- North Sultan
- Northwest Stanwood
- Silver Firs
- Sunday Lake
- Swede Heaven
- Three Lakes
- Warm Beach
- Woods Creek
Origin of the county's name
|This section requires expansion. (December 2010)|
Snohomish is the name of a Native American tribe in the area. Some associate the word as meaning "land of the low people".
Major historical events that occurred in county
One of the first county censuses was taken in 1862 by Sheriff Salem A. Woods.
|This section requires expansion. (December 2010)|
The county executive is John Lovick, a Democrat. Lovick is a former Sheriff of Snohomish County and took office as county executive on June 3, 2013. He was appointed by the Snohomish County Council to succeed Aaron Reardon, who resigned amid allegations of misuse of county resources and an extramarital affair.
The county executive seat was chartered in the 1979. The first county executive was conservative Democrat Willis Tucker of Snohomish from 1980 to 1991. Following Tucker, the next county executive was Democrat Bob Drewel from 1991 to 2002, followed by Democrat Aaron Reardon from 2003 to 2013.
The county council is made up of:
- John Koster (R) - district 1
- Brian Sullivan (D) - district 2
- Council Chair Stephanie Wright (D) - district 3
- Dave Gossett (D) - district 4
- Vice-Chairman Dave Somers (D) - district 5
- Census 2010 U.S. Gazetteer Files: Counties, United States Census Bureau, retrieved February 15, 2013
- "Washington State Office of Financial Management, April 1, 2010 Population Estimates".
- Sounder Commuter Rail
- "Lynnwood Link Extension". Projects.soundtransit.org. 2013-04-08. Retrieved 2013-06-20.
- List of airports in Washington
- Washington State Ferries#Routes
- Washington State Route 104
- Washington State Route 525
- Stephanson, Ray (April 4, 2007). "UW branch a sound option". The Seattle Times
- United States Census Bureau. "Census of Population and Housing". Retrieved September 26, 2013.
- "Annual Estimates of the Resident Population for Counties: April 1, 2010 to July 1, 2012". Retrieved September 26, 2013.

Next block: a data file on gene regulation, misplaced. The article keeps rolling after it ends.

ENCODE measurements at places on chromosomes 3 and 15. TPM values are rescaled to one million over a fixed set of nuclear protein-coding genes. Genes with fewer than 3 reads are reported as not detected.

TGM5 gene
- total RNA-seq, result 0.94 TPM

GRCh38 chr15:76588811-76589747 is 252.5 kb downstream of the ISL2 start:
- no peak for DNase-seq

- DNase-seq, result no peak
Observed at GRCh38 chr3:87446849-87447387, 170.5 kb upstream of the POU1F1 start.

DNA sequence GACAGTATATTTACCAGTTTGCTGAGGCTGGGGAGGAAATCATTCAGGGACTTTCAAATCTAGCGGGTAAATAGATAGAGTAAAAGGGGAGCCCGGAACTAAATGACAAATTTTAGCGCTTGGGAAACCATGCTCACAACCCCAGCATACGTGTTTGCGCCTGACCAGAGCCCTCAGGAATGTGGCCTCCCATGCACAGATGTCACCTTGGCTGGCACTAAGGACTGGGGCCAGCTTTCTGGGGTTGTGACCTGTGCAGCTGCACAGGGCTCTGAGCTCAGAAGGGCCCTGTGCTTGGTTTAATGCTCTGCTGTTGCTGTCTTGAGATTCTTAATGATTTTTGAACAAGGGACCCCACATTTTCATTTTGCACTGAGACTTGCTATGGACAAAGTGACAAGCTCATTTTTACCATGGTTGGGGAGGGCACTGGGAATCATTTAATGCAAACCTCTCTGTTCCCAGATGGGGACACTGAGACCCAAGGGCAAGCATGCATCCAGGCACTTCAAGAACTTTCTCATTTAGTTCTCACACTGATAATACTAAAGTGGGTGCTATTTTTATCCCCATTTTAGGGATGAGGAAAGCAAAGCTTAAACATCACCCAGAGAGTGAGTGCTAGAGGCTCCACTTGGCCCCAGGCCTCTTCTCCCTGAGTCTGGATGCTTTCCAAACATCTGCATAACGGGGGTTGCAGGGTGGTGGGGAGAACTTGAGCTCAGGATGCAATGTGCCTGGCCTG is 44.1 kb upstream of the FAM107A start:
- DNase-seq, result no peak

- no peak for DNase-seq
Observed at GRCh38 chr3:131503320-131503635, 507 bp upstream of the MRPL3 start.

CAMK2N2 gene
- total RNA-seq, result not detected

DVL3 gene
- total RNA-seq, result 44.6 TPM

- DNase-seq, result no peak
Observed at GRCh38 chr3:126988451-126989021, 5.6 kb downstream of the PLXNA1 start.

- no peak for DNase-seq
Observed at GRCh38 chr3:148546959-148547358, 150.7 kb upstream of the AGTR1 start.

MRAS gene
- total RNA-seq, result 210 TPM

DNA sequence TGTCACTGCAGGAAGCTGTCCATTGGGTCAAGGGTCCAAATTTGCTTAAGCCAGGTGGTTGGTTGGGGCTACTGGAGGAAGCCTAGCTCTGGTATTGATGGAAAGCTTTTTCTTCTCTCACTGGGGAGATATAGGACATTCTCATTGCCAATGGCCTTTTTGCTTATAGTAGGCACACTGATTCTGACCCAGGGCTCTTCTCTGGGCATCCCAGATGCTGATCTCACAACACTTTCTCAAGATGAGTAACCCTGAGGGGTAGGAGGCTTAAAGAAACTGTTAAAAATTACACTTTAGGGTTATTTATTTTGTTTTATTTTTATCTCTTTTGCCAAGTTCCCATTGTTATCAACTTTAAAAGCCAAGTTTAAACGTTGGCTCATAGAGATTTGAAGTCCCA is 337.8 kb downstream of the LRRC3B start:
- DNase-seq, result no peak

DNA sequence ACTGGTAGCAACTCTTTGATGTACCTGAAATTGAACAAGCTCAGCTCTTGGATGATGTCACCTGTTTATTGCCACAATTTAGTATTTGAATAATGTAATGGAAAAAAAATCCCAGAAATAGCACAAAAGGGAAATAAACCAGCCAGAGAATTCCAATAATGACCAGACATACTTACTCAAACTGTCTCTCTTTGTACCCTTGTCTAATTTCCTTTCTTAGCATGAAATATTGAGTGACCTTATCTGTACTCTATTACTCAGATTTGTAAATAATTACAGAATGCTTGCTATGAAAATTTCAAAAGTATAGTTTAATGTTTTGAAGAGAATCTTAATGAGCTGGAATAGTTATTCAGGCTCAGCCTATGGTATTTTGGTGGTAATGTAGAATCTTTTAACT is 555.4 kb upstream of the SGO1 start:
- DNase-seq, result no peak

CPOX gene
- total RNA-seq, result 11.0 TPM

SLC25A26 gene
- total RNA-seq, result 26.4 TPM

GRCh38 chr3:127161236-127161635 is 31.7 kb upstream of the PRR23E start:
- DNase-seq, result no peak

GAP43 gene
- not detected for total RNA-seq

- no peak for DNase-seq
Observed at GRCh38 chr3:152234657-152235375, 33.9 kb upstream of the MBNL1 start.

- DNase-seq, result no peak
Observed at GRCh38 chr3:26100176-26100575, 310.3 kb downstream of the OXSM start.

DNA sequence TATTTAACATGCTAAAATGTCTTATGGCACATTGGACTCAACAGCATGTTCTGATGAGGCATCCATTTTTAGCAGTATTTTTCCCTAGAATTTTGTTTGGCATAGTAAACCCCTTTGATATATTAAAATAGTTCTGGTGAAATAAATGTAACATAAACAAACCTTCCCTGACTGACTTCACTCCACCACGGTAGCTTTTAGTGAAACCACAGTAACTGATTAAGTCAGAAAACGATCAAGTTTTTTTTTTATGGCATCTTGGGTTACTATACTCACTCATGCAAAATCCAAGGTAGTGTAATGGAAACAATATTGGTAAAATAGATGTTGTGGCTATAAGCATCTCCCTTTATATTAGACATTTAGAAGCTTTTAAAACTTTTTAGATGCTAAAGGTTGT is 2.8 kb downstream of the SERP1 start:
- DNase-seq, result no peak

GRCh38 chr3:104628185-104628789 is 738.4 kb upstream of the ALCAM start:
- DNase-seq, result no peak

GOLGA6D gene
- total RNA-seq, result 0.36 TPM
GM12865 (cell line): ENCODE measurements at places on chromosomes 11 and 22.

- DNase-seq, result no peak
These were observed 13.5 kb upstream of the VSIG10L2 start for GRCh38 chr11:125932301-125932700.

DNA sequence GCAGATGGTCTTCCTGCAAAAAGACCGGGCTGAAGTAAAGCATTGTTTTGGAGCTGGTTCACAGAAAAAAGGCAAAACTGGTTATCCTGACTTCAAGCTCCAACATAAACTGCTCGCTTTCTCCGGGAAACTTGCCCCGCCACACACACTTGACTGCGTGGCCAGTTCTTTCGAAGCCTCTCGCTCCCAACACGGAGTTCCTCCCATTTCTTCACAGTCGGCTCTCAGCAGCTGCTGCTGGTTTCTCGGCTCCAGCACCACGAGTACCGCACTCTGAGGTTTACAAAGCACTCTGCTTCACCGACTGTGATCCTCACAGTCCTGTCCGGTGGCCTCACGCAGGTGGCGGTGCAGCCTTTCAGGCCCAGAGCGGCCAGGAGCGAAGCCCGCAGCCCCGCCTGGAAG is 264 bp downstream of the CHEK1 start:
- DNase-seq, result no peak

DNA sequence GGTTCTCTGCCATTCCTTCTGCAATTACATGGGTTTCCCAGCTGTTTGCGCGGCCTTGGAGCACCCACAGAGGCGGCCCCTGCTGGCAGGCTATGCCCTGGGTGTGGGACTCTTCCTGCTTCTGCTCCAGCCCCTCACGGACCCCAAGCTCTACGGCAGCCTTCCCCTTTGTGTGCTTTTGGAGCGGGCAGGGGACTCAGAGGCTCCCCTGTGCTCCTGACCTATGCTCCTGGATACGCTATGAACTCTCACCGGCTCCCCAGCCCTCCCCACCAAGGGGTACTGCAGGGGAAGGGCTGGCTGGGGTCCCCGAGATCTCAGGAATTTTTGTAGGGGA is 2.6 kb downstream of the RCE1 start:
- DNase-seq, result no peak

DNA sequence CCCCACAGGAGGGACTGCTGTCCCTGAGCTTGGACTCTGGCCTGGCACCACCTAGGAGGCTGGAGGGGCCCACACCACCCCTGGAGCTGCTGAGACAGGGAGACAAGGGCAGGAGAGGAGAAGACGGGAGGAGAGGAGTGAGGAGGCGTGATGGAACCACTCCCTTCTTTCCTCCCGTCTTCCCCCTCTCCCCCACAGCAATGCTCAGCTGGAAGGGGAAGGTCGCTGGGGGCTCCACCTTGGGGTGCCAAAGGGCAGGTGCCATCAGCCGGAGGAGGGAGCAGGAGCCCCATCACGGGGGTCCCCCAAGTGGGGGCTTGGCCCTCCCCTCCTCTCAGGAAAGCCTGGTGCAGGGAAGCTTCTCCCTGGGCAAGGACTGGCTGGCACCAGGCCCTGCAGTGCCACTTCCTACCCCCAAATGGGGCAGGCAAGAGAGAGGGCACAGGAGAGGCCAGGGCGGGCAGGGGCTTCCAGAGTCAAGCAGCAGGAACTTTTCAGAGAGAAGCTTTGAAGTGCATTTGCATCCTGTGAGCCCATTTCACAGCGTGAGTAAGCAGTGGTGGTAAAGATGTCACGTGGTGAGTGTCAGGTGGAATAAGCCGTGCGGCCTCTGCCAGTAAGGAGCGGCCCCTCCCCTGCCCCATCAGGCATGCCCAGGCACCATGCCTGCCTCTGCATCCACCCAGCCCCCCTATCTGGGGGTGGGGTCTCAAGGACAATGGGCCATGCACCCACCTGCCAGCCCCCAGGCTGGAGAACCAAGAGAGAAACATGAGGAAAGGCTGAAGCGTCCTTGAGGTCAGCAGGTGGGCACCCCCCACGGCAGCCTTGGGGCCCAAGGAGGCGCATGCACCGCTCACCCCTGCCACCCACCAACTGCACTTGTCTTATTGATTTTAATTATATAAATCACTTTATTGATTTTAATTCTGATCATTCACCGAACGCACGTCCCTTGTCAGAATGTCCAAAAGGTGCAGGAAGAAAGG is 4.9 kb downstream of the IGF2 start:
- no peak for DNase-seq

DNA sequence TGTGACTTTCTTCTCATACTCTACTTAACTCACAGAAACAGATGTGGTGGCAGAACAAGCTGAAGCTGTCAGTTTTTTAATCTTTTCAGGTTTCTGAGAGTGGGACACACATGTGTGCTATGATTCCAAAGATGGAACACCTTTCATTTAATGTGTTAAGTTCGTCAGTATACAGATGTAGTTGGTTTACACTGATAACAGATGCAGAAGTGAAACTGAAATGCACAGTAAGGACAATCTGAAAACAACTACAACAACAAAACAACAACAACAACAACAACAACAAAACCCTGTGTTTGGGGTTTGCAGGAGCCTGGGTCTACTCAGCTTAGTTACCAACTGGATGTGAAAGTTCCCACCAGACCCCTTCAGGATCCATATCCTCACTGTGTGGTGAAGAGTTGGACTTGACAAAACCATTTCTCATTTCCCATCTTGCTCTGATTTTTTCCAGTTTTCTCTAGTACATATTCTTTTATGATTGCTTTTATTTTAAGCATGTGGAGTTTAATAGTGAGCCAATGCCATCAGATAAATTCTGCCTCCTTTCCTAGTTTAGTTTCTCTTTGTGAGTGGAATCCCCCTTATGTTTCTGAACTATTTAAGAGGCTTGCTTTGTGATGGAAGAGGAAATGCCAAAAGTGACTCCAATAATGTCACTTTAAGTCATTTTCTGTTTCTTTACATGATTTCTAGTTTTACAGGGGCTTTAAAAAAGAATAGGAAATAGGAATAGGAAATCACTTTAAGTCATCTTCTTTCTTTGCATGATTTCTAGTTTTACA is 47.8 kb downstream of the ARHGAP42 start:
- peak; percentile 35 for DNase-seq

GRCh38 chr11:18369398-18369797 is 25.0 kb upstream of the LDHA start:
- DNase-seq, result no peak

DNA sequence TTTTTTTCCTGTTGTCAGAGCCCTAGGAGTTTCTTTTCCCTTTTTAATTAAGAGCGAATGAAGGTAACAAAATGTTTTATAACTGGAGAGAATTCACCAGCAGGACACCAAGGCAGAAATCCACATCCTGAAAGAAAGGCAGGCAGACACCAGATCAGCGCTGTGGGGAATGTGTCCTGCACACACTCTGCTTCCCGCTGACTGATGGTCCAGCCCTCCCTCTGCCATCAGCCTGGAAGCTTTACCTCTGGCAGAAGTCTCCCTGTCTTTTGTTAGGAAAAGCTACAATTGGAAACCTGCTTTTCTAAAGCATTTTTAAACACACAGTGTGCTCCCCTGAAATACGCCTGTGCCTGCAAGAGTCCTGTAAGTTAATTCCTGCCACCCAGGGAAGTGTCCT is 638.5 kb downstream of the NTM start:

- "Incorporated Places and Minor Civil Divisions: Washington". Population Census. United States Census Bureau. 2013-09-26. Retrieved 2013-09-26.
- "Historical Development of Snohomish". Ci.snohomish.wa.us. Retrieved 2013-06-20.
- Smith, Debra (2011-01-02). "Divers may have found ship built in Everett in 1894 | HeraldNet.com - Local news". HeraldNet.com. Retrieved 2013-06-20.
- "Lovick Sworn In as New Snohomish County Executive". Snohomish County. Retrieved 3 June 2013.
- Heffter, Emily (February 21, 2013). "Embattled Snohomish County executive stepping down". Seattle Times. Retrieved February 21, 2013.
- Brooks, Diane (July 2, 2000). "Willis Tucker Obituary: He led his county into new age with a smile". Seattle Times. Retrieved 5 January 2011.
- "Building renamed for Bob Drewel". The Seattle Times. November 7, 2007.
- Stevick, Eric (2008). "Former County Executive Bob Drewel honored with building". The Everett Herald.
- "Snohomish County : Council Districts : Home". .co.snohomish.wa.us. 2013-04-11. Retrieved 2013-06-20.
- Cornfield, Jerry (2010-11-23). "Larsen won the race, but Koster leads in candidates' hometown | HeraldNet.com - Local news". HeraldNet.com. Retrieved 2013-06-20.
- Jonathan Stuart Burr, Organized Labor's Influence on Local Elections: A Case History of Snohomish County, Washington. Master's thesis. Columbus State University, 2005.
- An Illustrated History of Skagit and Snohomish Counties, Washington, Their People, Their Commerce and Their Resources: With an Outline of the Early History of the State of Washington. Chicago: Interstate Publishing Co., 1906.
- Journal of Everett & Snohomish County History, Everett Public Library, 1981-
|Wikimedia Commons has media related to Snohomish County, Washington.|
- Official Snohomish County website
- Official Snohomish County Tourism Bureau
- Snohomish County Housing Authority (HASCO)
- Everett Housing Authority
- University of Washington Libraries Digital Collections – Lee Pickett Photographs Over 1400 photographs documenting scenes from Snohomish, King and Chelan Counties in Washington State from the early 1900s to the 1940s.
- A Clearview diarist on wikisource
- Sno-Isle Libraries
- Snohomish County Central Labor Council records. 1915-1999. Approximately 25 cubic feet. At the Labor Archives of Washington, University of Washington Libraries Special Collections.
|Island County||Chelan County|